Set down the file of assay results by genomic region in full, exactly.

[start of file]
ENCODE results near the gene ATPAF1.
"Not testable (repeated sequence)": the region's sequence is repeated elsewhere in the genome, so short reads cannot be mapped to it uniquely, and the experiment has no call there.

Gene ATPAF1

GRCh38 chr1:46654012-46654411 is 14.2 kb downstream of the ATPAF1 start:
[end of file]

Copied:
ENCODE results near the gene ATPAF1.
"Not testable (repeated sequence)": the region's sequence is repeated elsewhere in the genome, so short reads cannot be mapped to it uniquely, and the experiment has no call there.

Gene ATPAF1

GRCh38 chr1:46654012-46654411 is 14.2 kb downstream of the ATPAF1 start: